A skilful distribution of sweet sounds,
Feeding the soul, and eagerly imbibed
As cool refreshing water, by the care
Of the industrious husbandman, diffused
Through a parch'd meadow-ground, in time of drought.
Still deeper welcome found his pure discourse;
How precious when in riper days I learn'd
To weigh with care his words, and to rejoice
In the plain presence of his dignity!

0, many are the Poets that are sown
By Nature! men endow'd with highest gifts,
The vision and the faculty divine;
Yet wanting the accomplishment of verse,
(Which, in the docile season of their youth,
It was denied them to acquire, through lack
Of culture and th’inspiring aid of books,
Or haply by a temper too severe,
Or a nice backwardness afraid of shame,)
Nor having e'er, as life advanced, been led
By circumstance to take unto the height
The measure of themselves, these favour'd Beings,
All but a scatter'd few, live out their time,
Husbanding that which they possess within,
And go to th' grave, unthought of. Strongest minds
Are often those of whom the noisy world
Hears least; else surely this Man had not left
His graces unreveal'd and unproclaim'd.
But, as the mind was fill'd with inward light,
So not without distinction had he lived,
Beloved and honour'd, — far as he was known.
And some small portion of his eloquent speech,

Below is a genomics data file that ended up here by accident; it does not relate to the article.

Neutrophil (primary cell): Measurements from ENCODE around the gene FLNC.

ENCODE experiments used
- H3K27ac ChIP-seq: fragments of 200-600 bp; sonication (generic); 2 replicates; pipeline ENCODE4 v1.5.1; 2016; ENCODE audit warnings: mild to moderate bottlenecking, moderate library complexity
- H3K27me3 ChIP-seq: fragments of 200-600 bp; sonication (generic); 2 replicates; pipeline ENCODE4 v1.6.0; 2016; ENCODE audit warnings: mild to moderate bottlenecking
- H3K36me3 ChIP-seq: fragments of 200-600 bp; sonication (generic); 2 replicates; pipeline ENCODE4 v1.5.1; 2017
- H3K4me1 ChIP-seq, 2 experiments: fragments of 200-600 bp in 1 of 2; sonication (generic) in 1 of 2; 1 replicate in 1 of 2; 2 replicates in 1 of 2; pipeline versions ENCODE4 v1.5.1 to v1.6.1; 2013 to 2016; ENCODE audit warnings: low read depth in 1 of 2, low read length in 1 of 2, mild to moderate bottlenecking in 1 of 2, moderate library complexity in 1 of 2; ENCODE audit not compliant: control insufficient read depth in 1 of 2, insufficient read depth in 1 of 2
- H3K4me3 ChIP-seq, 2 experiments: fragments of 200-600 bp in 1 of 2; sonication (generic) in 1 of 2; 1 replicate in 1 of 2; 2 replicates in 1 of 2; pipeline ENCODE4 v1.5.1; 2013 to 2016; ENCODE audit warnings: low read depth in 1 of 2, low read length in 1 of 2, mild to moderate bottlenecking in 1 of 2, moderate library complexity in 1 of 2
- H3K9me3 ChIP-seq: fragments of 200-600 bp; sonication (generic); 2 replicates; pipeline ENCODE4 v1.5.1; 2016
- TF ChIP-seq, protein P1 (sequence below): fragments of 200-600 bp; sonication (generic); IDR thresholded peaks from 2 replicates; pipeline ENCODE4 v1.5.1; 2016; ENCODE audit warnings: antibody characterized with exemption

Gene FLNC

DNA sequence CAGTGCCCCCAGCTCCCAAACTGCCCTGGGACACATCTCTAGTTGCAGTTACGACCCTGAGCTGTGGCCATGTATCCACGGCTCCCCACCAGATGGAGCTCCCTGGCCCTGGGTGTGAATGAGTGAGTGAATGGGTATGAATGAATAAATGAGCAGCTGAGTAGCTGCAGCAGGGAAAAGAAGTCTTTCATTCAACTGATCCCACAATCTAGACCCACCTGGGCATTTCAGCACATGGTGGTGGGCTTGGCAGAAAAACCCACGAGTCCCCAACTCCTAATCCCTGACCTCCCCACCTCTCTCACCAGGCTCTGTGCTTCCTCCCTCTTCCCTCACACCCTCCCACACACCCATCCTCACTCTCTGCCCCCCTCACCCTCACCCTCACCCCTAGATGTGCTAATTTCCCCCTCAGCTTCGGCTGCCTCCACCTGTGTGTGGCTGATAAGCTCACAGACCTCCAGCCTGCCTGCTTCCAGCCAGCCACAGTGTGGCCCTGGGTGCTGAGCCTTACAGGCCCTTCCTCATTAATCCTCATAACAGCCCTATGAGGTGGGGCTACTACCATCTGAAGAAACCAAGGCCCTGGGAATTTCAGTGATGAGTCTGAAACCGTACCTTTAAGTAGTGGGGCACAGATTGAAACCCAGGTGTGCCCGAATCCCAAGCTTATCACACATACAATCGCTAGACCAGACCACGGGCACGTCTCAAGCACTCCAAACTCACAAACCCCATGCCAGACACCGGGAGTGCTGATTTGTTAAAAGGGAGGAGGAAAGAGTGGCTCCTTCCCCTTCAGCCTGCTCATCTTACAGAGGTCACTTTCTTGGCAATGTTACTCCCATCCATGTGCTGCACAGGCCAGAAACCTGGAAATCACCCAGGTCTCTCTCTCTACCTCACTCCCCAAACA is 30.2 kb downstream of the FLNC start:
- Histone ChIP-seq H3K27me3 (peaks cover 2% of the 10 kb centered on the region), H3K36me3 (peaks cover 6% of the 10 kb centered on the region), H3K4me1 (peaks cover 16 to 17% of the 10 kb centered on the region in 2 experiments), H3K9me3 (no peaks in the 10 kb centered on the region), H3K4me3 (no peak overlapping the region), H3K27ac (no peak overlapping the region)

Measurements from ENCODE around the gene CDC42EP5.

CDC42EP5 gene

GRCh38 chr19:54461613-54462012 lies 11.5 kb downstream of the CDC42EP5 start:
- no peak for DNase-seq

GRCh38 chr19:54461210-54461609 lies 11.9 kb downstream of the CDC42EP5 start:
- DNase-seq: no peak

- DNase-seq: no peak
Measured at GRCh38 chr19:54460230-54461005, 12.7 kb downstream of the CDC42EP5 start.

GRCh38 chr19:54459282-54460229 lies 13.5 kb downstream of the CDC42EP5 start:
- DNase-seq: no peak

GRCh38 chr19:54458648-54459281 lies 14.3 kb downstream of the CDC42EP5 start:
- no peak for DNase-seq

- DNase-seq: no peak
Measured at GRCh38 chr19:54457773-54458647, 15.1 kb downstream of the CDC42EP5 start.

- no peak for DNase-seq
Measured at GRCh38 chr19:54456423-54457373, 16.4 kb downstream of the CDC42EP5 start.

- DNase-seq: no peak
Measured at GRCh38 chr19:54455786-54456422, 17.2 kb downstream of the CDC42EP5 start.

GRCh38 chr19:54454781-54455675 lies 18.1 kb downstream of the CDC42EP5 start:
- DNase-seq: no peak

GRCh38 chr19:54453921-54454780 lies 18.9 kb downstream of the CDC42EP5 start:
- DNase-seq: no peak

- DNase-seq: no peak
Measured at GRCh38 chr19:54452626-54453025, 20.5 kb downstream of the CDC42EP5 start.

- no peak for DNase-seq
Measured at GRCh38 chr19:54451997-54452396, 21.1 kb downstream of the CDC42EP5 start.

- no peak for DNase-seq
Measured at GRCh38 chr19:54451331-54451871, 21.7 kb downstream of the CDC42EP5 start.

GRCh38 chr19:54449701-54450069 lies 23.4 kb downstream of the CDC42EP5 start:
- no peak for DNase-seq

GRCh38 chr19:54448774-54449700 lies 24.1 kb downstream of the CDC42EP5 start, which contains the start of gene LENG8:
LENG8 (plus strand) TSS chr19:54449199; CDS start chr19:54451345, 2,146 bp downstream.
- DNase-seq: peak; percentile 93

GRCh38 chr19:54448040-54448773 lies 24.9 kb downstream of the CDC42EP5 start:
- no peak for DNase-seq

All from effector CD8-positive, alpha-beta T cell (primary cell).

And something that may serve to set in view
The feeling pleasures of his loneliness,
His observations, and the thoughts his mind
Had dealt with, - I will here record in verse;
Which, if with truth it correspond, and sink

Or rise as venerable Nature leads, 6 This line has grown to be a sort of proverbial expression for the high gift of poetic genius. - Coleridge questions the truth of this fine passage. “Such sentiments," says he,“ in such language do one's heart good; though I, for my part, have not the fullest faith in the truth of the observation. When I find, even in situations the most favorable, according to Mr. Wordsworth, for the formation of a pure and poetical language, in situations which ensure familiarity with the grandest objects of the imagination — but one BURNS among the shepherds of Scotland, and not a single poet of humble life among those of English lakes and mountains; I conclude that POETIC GENIUS is not only a very delicate but a very rare plant.”